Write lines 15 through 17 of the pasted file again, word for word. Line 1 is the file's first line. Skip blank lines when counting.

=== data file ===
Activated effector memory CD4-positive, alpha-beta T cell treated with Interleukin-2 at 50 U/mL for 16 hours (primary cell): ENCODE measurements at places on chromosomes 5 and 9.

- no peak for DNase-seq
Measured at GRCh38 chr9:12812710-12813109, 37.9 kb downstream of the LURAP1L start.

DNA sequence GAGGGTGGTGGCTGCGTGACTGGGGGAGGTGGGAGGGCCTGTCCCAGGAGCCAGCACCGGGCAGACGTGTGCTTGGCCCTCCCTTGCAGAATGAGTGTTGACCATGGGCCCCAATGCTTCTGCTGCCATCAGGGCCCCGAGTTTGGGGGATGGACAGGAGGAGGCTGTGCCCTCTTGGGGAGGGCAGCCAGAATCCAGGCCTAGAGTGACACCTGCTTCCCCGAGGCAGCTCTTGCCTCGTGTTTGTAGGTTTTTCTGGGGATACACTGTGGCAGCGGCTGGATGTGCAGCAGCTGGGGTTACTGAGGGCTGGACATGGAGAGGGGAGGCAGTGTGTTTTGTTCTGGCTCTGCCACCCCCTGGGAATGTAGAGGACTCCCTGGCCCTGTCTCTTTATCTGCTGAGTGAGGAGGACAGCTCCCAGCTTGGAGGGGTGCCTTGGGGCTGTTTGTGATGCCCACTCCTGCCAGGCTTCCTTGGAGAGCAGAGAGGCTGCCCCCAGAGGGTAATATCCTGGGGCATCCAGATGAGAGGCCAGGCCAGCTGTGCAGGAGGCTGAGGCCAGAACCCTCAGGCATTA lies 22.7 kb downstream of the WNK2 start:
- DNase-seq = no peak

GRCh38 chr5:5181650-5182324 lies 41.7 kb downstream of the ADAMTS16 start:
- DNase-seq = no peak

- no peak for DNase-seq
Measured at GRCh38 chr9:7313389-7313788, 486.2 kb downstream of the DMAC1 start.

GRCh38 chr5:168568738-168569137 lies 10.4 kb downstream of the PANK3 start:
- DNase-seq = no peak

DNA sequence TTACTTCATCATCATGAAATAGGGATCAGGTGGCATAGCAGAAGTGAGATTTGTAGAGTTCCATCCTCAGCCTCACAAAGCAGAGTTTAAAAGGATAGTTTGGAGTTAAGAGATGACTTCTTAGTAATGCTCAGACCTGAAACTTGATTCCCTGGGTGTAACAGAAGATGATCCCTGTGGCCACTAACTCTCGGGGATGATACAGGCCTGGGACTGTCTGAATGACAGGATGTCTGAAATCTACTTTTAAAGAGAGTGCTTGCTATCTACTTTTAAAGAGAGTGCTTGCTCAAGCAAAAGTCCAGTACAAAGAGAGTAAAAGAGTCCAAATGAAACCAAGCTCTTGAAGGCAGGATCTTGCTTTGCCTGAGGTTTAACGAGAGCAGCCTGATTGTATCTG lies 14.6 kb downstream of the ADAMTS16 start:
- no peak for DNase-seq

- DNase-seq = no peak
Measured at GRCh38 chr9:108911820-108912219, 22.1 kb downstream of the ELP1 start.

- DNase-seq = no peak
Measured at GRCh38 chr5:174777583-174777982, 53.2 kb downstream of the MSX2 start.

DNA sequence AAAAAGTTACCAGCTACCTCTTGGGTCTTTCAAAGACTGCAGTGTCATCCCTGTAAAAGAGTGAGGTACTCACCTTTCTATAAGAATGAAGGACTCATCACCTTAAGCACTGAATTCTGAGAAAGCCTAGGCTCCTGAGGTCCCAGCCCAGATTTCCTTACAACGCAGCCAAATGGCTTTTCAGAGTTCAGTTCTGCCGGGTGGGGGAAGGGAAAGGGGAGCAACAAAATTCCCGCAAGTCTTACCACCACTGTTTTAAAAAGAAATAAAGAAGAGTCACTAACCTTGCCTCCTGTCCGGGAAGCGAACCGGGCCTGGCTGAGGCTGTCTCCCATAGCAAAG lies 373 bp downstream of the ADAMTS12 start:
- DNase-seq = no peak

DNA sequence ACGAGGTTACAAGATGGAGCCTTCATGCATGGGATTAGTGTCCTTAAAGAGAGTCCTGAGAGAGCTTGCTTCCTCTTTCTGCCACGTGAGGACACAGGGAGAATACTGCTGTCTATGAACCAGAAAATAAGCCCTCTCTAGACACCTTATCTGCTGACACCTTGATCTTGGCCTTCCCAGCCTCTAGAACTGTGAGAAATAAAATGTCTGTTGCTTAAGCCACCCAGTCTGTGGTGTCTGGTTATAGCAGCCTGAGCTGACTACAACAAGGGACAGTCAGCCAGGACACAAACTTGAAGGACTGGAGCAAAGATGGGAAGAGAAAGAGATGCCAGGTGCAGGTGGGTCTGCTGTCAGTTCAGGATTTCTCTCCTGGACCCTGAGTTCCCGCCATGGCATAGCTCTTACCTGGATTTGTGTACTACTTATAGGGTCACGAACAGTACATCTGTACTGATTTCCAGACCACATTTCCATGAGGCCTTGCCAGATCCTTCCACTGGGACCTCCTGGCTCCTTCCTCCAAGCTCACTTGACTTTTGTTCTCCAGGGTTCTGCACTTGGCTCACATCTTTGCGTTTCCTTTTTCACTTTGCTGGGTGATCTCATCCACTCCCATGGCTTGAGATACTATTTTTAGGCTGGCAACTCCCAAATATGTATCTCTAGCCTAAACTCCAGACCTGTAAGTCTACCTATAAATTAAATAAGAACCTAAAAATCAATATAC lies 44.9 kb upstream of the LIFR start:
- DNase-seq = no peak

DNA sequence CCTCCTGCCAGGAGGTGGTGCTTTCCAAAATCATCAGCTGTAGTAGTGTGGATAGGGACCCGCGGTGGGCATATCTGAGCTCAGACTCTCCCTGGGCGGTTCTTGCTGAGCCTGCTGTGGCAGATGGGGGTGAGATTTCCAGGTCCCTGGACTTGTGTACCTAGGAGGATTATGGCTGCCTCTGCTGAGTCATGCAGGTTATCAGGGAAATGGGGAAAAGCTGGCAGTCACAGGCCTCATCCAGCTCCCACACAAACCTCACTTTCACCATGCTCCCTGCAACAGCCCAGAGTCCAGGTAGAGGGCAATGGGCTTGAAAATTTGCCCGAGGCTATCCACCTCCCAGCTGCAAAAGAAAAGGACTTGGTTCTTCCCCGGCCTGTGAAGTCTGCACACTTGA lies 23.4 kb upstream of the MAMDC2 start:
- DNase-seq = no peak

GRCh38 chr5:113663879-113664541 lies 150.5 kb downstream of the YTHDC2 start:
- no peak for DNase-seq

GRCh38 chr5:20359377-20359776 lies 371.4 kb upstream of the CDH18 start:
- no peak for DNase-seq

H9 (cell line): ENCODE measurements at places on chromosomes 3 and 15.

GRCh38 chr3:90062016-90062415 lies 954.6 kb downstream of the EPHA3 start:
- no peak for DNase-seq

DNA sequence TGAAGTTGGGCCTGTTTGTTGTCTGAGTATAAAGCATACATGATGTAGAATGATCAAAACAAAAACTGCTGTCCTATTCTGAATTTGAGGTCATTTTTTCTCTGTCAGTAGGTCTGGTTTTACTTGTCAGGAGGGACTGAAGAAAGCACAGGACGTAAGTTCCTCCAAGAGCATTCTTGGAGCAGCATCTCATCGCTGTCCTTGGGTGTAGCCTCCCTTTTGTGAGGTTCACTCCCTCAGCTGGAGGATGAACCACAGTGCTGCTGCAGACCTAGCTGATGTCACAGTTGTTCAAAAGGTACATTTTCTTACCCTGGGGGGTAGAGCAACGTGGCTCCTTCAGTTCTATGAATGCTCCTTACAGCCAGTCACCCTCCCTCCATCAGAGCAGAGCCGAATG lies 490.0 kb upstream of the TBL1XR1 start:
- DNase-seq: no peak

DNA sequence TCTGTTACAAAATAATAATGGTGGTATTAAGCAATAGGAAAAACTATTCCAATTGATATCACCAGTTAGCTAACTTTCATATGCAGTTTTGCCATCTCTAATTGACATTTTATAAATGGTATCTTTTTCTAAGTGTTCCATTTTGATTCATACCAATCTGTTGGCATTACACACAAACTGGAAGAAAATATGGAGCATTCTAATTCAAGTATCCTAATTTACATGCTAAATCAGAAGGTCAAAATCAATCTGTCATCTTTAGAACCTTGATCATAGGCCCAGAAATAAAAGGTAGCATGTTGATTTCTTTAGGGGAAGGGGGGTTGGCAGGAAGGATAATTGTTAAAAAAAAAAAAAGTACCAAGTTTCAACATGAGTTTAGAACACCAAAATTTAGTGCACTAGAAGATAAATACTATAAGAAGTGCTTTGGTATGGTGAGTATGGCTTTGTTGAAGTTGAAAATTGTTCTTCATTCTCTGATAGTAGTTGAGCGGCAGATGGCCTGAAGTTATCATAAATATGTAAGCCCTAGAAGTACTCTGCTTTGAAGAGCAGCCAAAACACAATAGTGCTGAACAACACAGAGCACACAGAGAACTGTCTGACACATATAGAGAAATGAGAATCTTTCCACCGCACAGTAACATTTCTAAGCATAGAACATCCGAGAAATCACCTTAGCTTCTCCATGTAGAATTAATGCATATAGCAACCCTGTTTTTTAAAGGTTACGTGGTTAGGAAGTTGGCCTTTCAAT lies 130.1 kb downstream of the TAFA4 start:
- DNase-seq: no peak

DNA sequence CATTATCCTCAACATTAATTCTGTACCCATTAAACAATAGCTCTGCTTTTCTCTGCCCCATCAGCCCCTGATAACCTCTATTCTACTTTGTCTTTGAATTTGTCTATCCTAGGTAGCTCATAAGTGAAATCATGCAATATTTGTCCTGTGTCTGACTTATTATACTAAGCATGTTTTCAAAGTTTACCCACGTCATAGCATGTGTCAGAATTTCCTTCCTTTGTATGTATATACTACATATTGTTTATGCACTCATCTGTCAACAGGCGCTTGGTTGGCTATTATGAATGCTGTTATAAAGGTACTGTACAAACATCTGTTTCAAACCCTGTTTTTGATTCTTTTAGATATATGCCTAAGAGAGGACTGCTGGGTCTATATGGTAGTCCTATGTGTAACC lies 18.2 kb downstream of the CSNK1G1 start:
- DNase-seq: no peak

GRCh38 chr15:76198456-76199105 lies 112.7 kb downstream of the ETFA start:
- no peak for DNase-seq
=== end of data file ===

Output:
Measured at GRCh38 chr9:108911820-108912219, 22.1 kb downstream of the ELP1 start.

- DNase-seq = no peak
Measured at GRCh38 chr5:174777583-174777982, 53.2 kb downstream of the MSX2 start.